In the Blog
You write like a dude Shameless
It’s true, “GenderAnalyzer” told me so.
I even took a pic of the form results so there is proof. Next time anyone accuses Shameless of being say… a harpies nest of left-wing feminist reactionaries, we can easily fire back with “yeah but we write like men, so whatever, talk to the pen!”
Shameless writes like a boy. Who knew. Miriam Verburg
Apparently I also write like a man, or pick manly topics, or use manly sentence structures, or have a masculine vocabulary? Who really knows (sigh). From a quick scroll of the last few entry topics on Shameless we’ve written posts on:
- The US election(4)
- Fairies vs. Princess (1) ahem - ever so manly
- Sci Fi and Occult TV shows
Oddly both Feministing, and Blogher, were correctly attributed to the ladiezzz. So the theory that this weeks emphasis on politics may have gotten us onto the other team fails, as a quick glance reveals that those two US-based blogs are even more heavily weighted with political content.
(And yes of course it’s silly that ‘political’ writing is considered more masculine, I don’t make the stereotypes I just write about them.)
Now before we get all upset, it appears the algorithm that is sniffing our gender via writing isn’t actually doing all that great, with a success rate of only 56%. The makers of the site claim that they set up a filter for the analyzer using uclassify a free web-based filtering service. What that means is they picked approximately 2000 blogs and gave each blog an attribute male or female based on authorship. The text-filter that came out of the analysis of 2000 blogs is now applied to any blog entered onto the GenderAnalyzer site, and it spits out a result based on that filter.
The filter does not change the more people add blogs to the analysis, which partly explains why it is so darn wrong. If there are only 2000 blogs out of however many millions that exist being used to develop a measure for gender, there is just no way that a reasonable rate of variance (error) can be achieved. The sample size is too small and it is not being adjusted with new data each time it produces an error.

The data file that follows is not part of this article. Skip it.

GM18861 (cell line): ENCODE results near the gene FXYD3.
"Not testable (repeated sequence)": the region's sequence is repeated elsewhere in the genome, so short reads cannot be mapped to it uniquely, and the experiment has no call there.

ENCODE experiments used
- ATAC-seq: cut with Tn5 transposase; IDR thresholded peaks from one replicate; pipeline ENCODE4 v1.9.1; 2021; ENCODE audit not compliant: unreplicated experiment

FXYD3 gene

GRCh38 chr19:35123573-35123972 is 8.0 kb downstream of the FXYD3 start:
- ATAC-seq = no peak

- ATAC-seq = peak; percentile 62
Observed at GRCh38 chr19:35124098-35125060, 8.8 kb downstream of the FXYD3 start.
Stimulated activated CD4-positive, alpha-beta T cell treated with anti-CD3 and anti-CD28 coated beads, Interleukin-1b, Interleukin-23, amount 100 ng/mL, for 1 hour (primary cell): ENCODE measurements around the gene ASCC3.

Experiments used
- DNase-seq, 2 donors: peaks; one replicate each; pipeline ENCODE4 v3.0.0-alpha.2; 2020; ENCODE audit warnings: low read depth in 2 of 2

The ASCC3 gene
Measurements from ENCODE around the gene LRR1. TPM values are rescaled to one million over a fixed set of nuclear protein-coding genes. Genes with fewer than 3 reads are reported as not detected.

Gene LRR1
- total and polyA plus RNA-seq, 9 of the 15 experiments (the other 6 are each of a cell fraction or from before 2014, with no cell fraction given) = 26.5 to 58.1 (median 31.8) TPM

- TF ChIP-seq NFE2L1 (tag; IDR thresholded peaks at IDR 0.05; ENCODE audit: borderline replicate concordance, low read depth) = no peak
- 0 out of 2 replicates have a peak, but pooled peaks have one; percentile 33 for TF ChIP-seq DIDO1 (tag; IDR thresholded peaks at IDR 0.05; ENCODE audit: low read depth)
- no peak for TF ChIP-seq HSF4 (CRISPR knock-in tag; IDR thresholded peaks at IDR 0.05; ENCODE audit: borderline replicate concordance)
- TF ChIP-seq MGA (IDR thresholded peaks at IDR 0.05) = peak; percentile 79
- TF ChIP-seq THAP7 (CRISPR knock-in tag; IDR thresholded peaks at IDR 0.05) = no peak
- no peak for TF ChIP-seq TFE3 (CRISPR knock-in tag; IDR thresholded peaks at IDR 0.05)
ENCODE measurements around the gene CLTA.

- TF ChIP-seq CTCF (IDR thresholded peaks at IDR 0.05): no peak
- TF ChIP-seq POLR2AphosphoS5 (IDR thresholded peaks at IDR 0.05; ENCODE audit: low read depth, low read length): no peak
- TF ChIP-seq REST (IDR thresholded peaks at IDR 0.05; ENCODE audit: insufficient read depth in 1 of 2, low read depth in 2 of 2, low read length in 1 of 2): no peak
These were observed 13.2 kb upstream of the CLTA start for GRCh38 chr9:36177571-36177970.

See how fun metrics can be
What else have we learned? (and no, this does not involve math). I’ve have learned (and not for the first time) that online girl/boy tests are really only useful for pointing out how inadequate gender is as an analytical framework.
Whenever I “fail” at online gender tests, I feel a certain satisfaction. And let me tell you, I fail at pretty much every, “tell if you are a boy or girl” quiz the internet has to offer. When I began writing/hanging out on the web I didn’t think that my inherent tomboyishness/ queerness would translate well onto the webs. I figured that since technology is composed of binaries itself (ha ha geek humour) most online analysis of gender would not read the complexities of my everyday self. This is true in one respect, since I clearly fail at being a girl according to the internet. But there’s another way to read unintentional online transgenderism.
When I fail at a gender test online, it means I’ve gamed the system. I’ve proven that a programmer can’t take my blog, compare it to two thousand others and fit me tidily into my gender. When things like Genderanalyzer are correct a mere 56% of the time they accidentally demonstrate that gender is not a binary, and online tests that rely on the opposition of boys vs girls, are kinda bound to fail.
Thank goodness the genderanalyzer didn’t identify Shameless as “woman’s writing”, we must be doing something right !